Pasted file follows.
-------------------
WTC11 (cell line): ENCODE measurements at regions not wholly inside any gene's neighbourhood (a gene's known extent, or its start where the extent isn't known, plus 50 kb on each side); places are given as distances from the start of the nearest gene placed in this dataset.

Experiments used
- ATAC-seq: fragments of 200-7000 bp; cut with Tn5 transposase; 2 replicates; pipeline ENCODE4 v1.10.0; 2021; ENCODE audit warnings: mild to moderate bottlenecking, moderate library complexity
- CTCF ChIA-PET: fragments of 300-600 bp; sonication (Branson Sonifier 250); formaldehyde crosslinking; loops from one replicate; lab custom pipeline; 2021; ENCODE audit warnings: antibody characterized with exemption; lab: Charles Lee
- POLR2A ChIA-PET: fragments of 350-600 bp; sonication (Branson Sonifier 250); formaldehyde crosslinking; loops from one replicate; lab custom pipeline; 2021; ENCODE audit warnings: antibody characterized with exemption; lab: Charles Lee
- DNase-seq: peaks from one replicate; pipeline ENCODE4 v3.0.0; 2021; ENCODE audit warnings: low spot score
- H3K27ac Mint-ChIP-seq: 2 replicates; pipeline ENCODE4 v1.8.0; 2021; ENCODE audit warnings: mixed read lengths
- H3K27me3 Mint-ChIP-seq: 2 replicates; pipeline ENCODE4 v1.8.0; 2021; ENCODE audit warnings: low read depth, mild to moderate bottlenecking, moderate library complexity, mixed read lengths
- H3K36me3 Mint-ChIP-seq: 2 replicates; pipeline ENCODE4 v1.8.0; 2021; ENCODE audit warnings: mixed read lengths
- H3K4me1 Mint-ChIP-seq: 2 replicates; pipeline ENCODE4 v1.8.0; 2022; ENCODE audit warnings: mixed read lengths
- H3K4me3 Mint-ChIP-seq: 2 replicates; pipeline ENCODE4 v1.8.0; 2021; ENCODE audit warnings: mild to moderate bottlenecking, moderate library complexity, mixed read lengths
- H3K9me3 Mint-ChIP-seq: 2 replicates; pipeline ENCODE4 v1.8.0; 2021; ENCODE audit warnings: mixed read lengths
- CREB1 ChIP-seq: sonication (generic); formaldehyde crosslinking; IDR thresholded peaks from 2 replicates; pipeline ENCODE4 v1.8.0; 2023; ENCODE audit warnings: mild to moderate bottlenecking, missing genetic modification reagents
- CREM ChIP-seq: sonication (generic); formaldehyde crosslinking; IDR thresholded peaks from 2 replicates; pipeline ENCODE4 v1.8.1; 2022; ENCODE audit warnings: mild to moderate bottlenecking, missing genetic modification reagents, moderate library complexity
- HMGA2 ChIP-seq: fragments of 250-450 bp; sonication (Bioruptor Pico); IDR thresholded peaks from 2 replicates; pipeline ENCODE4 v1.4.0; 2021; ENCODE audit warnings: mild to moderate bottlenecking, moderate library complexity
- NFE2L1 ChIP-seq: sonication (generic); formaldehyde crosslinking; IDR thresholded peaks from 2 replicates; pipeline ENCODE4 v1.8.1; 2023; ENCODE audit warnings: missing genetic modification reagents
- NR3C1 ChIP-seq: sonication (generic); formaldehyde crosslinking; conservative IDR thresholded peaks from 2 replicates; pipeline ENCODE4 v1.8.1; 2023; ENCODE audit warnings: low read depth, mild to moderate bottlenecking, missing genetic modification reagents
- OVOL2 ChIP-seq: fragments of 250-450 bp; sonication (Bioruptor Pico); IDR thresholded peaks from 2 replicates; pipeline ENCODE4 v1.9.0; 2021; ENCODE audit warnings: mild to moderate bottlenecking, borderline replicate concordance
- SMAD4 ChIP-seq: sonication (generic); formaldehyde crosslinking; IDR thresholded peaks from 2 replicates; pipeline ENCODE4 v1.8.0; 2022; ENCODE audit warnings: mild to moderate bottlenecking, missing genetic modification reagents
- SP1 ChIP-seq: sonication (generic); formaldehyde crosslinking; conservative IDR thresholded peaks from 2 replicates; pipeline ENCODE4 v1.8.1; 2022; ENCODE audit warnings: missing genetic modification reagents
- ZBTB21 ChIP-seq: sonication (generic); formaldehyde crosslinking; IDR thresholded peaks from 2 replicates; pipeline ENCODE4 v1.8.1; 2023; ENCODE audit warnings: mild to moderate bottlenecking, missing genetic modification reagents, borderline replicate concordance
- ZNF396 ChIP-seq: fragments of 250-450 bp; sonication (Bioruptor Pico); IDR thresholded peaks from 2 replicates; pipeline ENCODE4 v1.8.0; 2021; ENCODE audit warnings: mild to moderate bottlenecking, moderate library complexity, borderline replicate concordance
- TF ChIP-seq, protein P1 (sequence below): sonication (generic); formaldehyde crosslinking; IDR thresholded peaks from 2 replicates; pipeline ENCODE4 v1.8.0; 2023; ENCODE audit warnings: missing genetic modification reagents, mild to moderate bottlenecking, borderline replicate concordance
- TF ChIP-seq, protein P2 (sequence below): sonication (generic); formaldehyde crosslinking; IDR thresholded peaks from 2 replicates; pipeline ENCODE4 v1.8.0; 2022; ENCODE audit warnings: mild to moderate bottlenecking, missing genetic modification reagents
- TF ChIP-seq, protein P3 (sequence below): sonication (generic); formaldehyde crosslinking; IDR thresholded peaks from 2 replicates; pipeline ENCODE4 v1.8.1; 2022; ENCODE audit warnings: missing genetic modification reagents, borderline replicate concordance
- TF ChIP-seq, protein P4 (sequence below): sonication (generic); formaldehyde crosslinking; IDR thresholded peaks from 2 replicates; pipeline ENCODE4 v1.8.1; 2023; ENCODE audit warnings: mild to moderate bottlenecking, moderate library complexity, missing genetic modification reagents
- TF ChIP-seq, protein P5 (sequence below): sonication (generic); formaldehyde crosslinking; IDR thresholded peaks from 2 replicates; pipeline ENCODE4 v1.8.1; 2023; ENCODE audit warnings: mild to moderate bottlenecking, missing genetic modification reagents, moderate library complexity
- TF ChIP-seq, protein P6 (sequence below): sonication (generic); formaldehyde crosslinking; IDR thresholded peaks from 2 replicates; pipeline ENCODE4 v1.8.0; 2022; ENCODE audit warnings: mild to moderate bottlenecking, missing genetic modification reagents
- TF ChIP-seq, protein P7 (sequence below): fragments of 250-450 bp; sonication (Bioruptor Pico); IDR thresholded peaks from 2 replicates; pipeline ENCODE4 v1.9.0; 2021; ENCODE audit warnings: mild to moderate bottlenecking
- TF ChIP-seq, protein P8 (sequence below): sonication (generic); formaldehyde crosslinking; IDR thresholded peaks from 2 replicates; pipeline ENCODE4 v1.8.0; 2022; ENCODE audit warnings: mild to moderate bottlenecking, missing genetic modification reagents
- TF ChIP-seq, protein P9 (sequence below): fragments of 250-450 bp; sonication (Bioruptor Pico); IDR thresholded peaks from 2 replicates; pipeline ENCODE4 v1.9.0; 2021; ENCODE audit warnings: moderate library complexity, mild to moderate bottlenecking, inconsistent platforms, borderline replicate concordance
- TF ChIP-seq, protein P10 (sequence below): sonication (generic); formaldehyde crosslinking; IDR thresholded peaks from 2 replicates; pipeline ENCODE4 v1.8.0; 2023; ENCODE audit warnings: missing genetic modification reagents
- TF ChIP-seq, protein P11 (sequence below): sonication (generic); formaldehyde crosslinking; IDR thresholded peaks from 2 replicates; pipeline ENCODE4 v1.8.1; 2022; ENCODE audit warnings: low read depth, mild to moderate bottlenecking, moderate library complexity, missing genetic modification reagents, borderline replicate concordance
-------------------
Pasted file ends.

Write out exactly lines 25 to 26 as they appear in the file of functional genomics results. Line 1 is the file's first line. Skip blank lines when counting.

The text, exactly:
- TF ChIP-seq, protein P3 (sequence below): sonication (generic); formaldehyde crosslinking; IDR thresholded peaks from 2 replicates; pipeline ENCODE4 v1.8.1; 2022; ENCODE audit warnings: missing genetic modification reagents, borderline replicate concordance
- TF ChIP-seq, protein P4 (sequence below): sonication (generic); formaldehyde crosslinking; IDR thresholded peaks from 2 replicates; pipeline ENCODE4 v1.8.1; 2023; ENCODE audit warnings: mild to moderate bottlenecking, moderate library complexity, missing genetic modification reagents